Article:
McFeely argued in the May
29, 1995 Western Report,"Wiat
the lesbian couple really do
by creating a needless "struggle" is use their child as a tool
in their own social and political campaign."
Wrong! It is the gay-bashing hate groups who are really using these children in
their own hostile position
against gays and lesbians. Fart
of this agenda is to cite research which suggests children from two-sex parent
homes are better off than
those from one-sex parent
homes. Many of these studies,
however, are highly manipulative and fail to take into account confounding variables-
such as family income and
education which would profoundly affect the results.
These groups preoccupied
with sexual orientation are
not as quick to attack opposite-sex parents as they are
same-sex parents. Let's help
them out
Dysfunction and favouritism may arise in a once infertile couple who miraculously
conceives out of the blue.
Many of us have witnessed the
pain of adopted children
pushed aside and treated like
chopped liver by their adoptive parents after the arrival
of a precious biological offspring. This problem is not as
likely in same-sex headed
families as two people of the
same sex can not be biologi
cal parents of the same
child.
There are a host of other
reasons we could argue
against opposite-sex headed families. Children of heterosexual unions may be at
risk for exposure to male-
female conflicts and could
possibly inherit intolerant
homophobic views unlikely
to exist among same-sex
partners.
The fact is people are
more than their respective
sexual orientation. The gender of one's bed-mate does
not determine whether or
not the person will make a
good parent. Loving and
teaching acceptance results
in caring, well-adjusted children, not preaching hatred.
Allowing gay and lesbian
couples to legally adopt is
not only perfectly reasonable, it is an essential legal
safeguard to protect the
children involved. Without
legally recognizing both
same-sex partners as the
parents of a child, the couple's possible split could
prevent the legally unrecognized parent from obtaining any custodial rights
over the child-leading to
potentially devistating consequences for the child involved.
Janet Winters is a Ubyssey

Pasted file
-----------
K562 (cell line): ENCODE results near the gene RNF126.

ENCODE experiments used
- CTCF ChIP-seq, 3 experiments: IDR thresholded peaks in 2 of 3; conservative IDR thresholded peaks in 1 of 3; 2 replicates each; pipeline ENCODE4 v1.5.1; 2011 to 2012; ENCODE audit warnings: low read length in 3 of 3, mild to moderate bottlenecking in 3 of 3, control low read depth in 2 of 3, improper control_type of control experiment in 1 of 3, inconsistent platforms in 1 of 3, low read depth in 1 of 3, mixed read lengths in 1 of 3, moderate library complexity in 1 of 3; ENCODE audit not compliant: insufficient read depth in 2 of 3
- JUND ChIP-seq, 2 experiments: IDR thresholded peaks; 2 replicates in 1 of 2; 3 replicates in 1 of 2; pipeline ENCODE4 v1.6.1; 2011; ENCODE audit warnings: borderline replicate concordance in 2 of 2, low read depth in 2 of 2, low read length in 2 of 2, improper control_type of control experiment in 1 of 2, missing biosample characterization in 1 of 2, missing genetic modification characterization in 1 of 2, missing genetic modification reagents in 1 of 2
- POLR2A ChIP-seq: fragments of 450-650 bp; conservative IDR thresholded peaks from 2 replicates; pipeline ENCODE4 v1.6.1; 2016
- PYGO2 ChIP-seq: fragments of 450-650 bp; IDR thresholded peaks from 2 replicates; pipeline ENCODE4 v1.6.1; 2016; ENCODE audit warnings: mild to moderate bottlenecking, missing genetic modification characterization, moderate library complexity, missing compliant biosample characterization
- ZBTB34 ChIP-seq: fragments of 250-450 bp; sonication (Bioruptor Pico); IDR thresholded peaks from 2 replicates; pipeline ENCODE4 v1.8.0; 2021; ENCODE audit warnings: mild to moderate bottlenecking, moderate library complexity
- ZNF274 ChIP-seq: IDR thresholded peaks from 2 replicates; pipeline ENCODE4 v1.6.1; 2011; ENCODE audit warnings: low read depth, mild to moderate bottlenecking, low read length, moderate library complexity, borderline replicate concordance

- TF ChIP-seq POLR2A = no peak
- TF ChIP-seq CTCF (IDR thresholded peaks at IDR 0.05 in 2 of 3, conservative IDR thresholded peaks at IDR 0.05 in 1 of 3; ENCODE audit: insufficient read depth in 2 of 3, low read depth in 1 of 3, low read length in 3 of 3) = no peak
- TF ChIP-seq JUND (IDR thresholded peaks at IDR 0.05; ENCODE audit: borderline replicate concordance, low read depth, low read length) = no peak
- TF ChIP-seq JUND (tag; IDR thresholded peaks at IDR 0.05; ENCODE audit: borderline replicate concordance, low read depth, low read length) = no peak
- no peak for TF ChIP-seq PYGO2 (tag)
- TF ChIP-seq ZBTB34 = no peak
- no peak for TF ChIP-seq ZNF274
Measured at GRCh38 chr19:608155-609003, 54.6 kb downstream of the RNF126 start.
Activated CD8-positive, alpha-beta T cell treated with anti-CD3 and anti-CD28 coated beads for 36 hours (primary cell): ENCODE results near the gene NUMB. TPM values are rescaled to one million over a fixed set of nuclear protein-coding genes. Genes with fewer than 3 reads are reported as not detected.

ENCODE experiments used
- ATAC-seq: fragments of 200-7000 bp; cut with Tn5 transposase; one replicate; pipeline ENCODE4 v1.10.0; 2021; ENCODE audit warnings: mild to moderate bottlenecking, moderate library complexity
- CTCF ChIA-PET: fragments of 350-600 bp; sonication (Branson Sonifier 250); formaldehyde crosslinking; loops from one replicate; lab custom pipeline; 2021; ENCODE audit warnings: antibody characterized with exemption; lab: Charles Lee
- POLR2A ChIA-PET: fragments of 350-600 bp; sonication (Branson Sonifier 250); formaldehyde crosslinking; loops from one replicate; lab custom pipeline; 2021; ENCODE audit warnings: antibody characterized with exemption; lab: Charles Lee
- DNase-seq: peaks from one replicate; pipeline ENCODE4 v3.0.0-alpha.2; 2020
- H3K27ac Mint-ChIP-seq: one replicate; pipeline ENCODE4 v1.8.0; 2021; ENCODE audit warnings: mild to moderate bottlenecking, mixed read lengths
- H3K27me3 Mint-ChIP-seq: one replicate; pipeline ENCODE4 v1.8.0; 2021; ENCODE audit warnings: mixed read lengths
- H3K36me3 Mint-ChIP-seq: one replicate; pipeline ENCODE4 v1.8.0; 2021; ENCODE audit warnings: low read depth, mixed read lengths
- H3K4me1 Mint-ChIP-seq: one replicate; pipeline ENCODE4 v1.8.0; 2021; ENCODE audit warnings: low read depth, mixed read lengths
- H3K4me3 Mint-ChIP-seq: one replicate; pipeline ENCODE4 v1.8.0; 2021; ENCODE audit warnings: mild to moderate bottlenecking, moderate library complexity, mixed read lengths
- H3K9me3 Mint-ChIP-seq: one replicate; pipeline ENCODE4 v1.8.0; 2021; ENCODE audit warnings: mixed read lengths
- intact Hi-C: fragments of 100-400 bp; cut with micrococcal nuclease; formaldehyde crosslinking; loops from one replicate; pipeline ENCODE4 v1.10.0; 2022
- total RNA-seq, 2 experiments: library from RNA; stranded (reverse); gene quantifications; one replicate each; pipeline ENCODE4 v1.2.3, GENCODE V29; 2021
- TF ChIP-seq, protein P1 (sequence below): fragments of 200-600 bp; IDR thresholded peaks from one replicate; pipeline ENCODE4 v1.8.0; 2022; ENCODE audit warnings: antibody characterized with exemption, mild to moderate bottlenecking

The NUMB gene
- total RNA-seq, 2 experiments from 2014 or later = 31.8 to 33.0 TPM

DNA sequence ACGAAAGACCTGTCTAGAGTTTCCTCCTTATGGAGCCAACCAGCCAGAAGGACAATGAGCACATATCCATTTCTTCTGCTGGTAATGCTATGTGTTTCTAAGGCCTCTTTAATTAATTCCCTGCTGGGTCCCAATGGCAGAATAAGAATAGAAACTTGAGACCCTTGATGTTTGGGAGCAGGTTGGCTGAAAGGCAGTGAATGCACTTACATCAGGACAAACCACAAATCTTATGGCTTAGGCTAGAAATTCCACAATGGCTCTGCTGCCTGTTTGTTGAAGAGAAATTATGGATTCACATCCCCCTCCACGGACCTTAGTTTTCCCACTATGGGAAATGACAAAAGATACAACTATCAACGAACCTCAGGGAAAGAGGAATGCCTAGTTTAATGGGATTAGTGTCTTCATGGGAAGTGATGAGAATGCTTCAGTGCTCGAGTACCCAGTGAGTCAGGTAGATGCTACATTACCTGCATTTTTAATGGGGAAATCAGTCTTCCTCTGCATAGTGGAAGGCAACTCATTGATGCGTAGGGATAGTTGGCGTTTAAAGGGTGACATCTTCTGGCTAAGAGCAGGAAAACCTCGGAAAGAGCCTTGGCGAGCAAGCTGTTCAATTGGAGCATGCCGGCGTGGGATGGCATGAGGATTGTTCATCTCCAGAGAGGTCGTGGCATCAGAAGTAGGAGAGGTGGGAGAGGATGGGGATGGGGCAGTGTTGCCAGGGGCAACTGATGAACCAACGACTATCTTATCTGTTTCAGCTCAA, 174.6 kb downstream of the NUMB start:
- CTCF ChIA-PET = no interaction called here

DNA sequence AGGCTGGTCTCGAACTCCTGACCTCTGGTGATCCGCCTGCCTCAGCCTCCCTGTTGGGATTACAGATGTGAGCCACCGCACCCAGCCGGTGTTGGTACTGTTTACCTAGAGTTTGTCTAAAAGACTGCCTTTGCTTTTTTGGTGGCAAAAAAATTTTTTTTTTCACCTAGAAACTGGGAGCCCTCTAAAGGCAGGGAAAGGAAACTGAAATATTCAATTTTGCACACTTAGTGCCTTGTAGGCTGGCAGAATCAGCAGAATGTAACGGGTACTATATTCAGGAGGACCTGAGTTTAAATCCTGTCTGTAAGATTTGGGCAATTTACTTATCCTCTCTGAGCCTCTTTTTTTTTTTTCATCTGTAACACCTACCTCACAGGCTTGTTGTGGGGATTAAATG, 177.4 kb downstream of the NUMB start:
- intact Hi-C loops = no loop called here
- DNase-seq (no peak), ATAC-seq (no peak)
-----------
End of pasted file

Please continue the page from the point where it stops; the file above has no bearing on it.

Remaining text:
staff member and a fourth year
political science student
how should we think? We, the
audience, sucked up to this guy
like he was some sort of socially
omniscient super-hero: the
Leader of the Pack.
The mortal-Noam does not
have all the answers. He has been
in a bit of heat regarding the issue
of freedom of speech and how it
relates to hate literature. By
supporting people's right to
express themselves, he has
been accused of supporting
their various interests.
This of course is not true, and
Chomsky did give, I think, a decent response to the accusations.
He makes a distinction between
supporting a person's right to express her interests, and supporting
these interests themselves.
He takes this view because he
does not want to give the government power to decide how one
should think, or whether one
should be able to express his views.
But he supports public schooling, in which a great deal more
power to control is given to the government than the power it attains
with control over certain elements
of free speech. And does not the
very idea of a general education
system inherendy contradict absolute notions of freedom of speech?
To be fair, I am not giving
Chomsky an opportunity to respond to this. But even if my consideration is somehow misled, it
at least shows that his ideas are not
going to be without problems. He
does not necessarily have all the
answers.
To not realize this is to fly in the
face of what the mortal-Noam
himself speaks out about. On Sunday night at the Hotel Vancouver,
footage was shown of different interviews with the Mortal, in which
he criticized news programming:
the reason he has not been active
on shows like "Nightline" is because the time segments only allow for someone to regurgitate
popular notions that will be accepted by the audience. Anything
which might deviate from, these
ideas would require an explanation of facts.
p£tefVcT»v£
essay contest
Subject: The responsible use of freedom
Prize:
S1000.00 for the best original essay.
The use
Deadline for
Submission:      May 31st ofthe current year
Details and application forms from:
M.C. Harrison
1509, 1450 Chestnut Street
Vancouver, B.C.
V6J 3K3
• All 3rd and 4th year undergraduate and graduate
UBC students are eligible to enter the contest.
• Essays are to be typewritten on numbered pages
with double spacing.They are to be in triplicate
and of approximately 3.000 words.
• The prize will be awarded on August 31st
of this calendar year.
Committee of Judges:
T James Hanrahan, CSB, BA, MA, LMS, Chair
Dr. Robert M. Clark, Pr. Emeritus Economics
Dr. Kurt Preinsperg, Philosophy, Langa ra College
Dr. Margaret Prang, Pr. Emerita History
Dr. Paul G. Stanwood, Pr. English
The committee reserves the right to withhold the
prize if no appropriate essay is received or to divide
it if it proves impossible to judge between excellent
essays.
Take a Free
Drive
LSAT-GMAT-MCAT-GRE